The UI now supports a rich set of sensor position options which include positioning the sensor based on a special marker seen by the sensor. This feature allows you to easily position the volume in world-space. The following video shows a turn-table reconstruction of a toy horse using marker positioning and the Intel RealSense F200 camera.

If you would like to try out the new Intel RealSense F200 camera, please download this sensor configuration file. You will need to specify the path to this file in the UI at Device / Sensor.

In case you want to give the marker positioning a try, please download this marker image, print it and measure the printed size in millimeters. Make sure to leave a big white border around the marker. You will need to set the correct marker size in the UI at Volume / Volume Position. We usually print the marker with size 90 millimeters. When using marker positioning, make sure the sensor captures the entire marker.

When you notice that the sensor position starts to vary as you move the marker, you know that ReconstructMe has detected the marker. Once ReconstructMe found the marker, you can use the Offset slider to adjust where the volume starts.

Enjoy and let us know what you think.

ReconstructMe selfies displayed on 3D screen

by Stefan Speiser

Hello everyone, my name is Stefan Speiser. I am a graduated Bachelor Student from the University of Applied Sciences (UAS) Technikum Wien in Vienna, Austria. I will present today my bachelor thesis in which I have worked with ReconstructMe.

The goal of the thesis was to create a booth for trade fairs and open days at the UAS Technikum Wien. At that booth a 3D-Scan of any willing visitor will be created, modified and then shown on a 3D-Monitor, so that the visitor can view him/herself in 3D. To reduce the needed time for the whole scanning-, modifying- and output process, a script capable of automating mentioned processes was created.
The booth was made as a marketing strategy of the UAS, in order to attract even more students than before by demonstrating how interesting technology can be.

This picture shows an early development stage of the booth with a functioning version of the script and all programs working as they should. On the left you can see the 3D-Monitor, next to it the control monitor where ReconstructMe runs and on the right is the Kinect System. Just barely visible on the bottom is a rotating chair.

Early development stage of the booth

Early development stage of the booth

To explain how I achieved this result, I would like to first write about the used hard- and software and afterwards explain the automationscript in detail.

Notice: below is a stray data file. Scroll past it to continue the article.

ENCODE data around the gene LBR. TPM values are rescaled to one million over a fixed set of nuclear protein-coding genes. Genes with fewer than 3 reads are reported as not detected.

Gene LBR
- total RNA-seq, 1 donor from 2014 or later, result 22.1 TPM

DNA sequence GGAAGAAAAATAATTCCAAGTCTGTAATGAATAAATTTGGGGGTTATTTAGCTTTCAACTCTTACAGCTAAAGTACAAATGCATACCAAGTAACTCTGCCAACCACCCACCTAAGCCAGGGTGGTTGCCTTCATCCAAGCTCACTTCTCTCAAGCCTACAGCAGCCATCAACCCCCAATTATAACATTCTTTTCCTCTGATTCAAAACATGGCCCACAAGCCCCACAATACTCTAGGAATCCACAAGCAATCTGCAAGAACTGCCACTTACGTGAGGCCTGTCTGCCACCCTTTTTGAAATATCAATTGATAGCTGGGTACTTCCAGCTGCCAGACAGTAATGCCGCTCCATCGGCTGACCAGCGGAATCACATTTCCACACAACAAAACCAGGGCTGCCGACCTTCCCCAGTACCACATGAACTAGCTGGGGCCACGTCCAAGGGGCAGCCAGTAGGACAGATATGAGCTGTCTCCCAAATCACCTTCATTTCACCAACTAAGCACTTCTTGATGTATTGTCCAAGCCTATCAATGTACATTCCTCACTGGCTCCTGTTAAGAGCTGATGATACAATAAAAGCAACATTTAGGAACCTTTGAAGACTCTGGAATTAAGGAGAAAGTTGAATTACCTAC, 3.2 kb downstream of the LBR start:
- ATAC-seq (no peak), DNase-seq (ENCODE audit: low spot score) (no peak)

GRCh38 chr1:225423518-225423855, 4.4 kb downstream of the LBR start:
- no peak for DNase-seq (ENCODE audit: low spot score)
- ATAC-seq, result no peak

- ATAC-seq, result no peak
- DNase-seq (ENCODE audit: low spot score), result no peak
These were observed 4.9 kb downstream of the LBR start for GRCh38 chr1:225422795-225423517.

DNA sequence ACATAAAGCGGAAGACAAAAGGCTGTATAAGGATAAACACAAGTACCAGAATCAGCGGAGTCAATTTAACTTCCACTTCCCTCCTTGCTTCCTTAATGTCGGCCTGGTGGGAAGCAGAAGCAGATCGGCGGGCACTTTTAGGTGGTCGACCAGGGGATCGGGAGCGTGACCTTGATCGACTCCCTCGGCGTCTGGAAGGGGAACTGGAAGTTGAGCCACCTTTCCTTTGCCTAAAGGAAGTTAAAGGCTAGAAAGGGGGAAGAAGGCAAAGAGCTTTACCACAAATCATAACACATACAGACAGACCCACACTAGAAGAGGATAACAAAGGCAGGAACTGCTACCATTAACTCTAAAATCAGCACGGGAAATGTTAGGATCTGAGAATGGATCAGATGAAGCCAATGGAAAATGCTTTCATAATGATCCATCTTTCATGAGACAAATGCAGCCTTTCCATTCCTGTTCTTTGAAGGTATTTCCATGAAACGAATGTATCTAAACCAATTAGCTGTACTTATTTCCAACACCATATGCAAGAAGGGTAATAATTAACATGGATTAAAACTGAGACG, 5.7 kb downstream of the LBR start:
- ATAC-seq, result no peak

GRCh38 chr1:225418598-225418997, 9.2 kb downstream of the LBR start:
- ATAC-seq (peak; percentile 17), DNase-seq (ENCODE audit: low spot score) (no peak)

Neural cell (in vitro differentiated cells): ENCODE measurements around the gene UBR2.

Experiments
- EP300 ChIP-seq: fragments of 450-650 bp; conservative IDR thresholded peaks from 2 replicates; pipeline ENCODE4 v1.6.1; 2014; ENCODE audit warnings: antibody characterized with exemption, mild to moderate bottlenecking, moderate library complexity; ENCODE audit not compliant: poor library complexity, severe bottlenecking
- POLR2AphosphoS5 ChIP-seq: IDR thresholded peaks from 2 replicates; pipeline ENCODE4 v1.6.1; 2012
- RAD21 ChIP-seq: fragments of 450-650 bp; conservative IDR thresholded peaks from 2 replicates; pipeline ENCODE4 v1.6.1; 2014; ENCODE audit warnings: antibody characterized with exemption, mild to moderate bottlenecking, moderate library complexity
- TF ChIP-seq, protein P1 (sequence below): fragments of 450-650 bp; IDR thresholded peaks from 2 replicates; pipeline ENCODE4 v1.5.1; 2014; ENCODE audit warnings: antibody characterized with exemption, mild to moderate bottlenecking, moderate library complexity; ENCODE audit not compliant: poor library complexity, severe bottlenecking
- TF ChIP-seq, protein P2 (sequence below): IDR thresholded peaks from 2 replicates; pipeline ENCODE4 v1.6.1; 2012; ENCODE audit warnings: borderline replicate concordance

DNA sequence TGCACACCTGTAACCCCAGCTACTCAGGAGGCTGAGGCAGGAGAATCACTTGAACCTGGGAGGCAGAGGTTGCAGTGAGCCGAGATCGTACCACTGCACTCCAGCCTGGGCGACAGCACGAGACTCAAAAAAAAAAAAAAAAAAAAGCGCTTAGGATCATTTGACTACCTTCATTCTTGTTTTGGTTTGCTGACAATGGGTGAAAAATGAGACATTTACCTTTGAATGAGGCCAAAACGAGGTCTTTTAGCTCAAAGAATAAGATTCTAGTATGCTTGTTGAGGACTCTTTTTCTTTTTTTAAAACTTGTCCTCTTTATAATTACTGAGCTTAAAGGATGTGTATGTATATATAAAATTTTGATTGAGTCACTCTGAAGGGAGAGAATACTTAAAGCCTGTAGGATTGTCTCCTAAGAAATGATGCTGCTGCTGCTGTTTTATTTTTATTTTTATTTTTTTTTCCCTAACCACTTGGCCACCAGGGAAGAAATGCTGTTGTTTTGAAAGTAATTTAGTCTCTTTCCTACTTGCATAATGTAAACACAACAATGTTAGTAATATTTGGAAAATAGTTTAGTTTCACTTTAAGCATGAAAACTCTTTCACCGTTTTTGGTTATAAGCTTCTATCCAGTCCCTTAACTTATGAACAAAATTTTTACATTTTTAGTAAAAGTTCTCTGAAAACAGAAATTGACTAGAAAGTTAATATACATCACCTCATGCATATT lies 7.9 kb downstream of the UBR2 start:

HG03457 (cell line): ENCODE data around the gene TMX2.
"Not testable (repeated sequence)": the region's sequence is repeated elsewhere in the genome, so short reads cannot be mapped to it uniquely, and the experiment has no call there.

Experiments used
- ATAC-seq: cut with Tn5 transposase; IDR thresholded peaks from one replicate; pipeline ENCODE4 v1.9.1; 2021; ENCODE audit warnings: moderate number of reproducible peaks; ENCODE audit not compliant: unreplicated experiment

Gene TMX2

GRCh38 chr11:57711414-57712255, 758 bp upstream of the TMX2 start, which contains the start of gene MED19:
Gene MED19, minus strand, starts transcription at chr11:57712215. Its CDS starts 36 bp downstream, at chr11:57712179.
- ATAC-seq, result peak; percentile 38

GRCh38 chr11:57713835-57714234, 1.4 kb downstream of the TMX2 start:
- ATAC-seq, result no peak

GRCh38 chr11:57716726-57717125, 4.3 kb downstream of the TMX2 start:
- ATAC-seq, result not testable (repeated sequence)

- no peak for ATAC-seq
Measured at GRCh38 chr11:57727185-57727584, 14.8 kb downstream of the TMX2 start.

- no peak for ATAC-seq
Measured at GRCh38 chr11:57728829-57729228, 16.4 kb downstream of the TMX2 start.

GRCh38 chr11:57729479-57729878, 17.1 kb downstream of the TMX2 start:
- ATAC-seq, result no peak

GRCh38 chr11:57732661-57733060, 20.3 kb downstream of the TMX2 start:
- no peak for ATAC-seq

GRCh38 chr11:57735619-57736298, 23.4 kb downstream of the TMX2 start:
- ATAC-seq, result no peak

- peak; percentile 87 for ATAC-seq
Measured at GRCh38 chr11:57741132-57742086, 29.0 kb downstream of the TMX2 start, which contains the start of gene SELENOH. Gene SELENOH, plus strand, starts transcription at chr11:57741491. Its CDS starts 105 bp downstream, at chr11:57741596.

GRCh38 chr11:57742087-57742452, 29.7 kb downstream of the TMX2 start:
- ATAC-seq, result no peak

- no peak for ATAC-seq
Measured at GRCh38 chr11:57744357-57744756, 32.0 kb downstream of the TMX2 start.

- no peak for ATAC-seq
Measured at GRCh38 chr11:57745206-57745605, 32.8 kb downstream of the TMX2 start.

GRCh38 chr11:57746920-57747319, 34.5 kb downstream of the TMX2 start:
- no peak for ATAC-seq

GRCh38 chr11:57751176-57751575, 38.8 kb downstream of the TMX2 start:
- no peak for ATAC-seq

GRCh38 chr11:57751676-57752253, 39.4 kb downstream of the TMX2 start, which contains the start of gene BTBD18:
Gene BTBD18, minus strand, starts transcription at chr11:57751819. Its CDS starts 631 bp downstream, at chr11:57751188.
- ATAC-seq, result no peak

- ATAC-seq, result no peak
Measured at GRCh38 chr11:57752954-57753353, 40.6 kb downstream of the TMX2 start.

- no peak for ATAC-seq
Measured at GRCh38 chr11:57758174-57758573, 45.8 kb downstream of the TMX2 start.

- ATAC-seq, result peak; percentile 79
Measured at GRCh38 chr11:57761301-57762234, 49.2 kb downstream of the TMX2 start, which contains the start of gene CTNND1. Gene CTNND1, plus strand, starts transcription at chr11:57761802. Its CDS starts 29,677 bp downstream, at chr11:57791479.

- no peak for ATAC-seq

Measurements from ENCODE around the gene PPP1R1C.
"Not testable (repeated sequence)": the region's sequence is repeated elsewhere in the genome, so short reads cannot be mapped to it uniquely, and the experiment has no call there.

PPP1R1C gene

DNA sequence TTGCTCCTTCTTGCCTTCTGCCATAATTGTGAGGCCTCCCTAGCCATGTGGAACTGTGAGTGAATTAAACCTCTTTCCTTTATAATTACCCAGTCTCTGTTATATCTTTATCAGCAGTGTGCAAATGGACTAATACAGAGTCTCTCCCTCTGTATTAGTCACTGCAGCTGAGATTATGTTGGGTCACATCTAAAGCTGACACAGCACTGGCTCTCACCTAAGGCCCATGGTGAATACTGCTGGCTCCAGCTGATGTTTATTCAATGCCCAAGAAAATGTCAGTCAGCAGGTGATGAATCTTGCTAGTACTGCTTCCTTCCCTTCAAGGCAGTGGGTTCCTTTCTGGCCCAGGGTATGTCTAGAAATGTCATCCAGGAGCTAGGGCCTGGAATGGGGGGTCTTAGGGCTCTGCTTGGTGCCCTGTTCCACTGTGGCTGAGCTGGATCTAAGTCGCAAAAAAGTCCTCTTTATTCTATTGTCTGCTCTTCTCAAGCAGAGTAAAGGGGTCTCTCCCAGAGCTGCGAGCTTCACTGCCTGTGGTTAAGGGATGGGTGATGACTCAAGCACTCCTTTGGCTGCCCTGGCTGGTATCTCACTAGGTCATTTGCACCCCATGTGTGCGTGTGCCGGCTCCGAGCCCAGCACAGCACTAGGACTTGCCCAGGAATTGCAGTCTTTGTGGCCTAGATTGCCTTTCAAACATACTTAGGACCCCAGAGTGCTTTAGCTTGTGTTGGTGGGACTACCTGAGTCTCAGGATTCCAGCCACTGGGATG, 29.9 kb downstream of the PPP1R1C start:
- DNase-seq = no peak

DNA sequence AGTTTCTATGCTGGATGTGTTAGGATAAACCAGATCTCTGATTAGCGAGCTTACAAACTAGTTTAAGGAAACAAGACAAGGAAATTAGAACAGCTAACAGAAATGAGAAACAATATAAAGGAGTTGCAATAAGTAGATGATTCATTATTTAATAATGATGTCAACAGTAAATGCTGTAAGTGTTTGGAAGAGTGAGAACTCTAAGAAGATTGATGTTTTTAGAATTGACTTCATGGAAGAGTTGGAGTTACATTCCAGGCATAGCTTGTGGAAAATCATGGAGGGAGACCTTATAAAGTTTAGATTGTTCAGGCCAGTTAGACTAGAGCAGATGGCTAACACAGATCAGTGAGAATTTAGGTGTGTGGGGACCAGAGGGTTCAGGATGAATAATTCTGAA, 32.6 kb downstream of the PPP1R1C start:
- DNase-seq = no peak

Microsoft Kinect

To get the visual information needed for the 3D-Scan a Microsoft Kinect System was used. The person to be scanned sits in front of the Kinect System on a rotating chair. The built-in infrared projector emits a pattern of dots which covers the person standing in front of the Kinect Sensor and the rest of the room. These dots get recorded by the infrared camera and the Kinect System can calculate a depth image with this information.

An RGB camera recording at a resolution of 640×480 pixel and a frame rate of 30Hz grabs the color information of the scene in front of the Kinect System.

IR-Pattern from infrared projector (Source: MSDN, 2011)

IR-Pattern from infrared projector (Source: MSDN, 2011)


Both the depth image and color image information from the Kinect System is used by ReconstructMe. Since ReconstructMe offers native plug-and-play compatibility with the Kinect System, making scans was a breeze. The built-in 3D-Selfie function of ReconstructMe was the perfect fit for my project. It detects automatically when the person in front of the Kinect System rotates a full 360 degrees and stops recording the scan. During the processing phase, ReconstructMe stitches all holes in the mesh, shrinks the 3D-Scan and slices the upper body, so that if you would like to 3D-Print your scan, you could just save it and would be ready to 3D-Print it. (More information about the 3D-Selfie function can be found here:

3D-Selfie scan after ReconstructMe processing

3D-Selfie scan after ReconstructMe processing


Meshlab is an open source program which allows you to process and edit meshes. A mesh is collection of for example triangles which build a three-dimensional structure. Available is either the program version with a GUI or MeshlabServer. The special thing about MeshlabServer is the possibility to create a script with all the filters you would like to apply to your mesh and then start this script via the command console. For the sake of automation this approach is of course the favorable.

The filters used in my script are rotating and increasing the 3D-Scan from ReconstructMe to make it better visible on the 3D-Monitor and another filter is reducing the amount of triangles in the mesh by half. The quality reduction is almost not visible, but the file size and therefor the time needed to save the modified mesh is also reduced by half.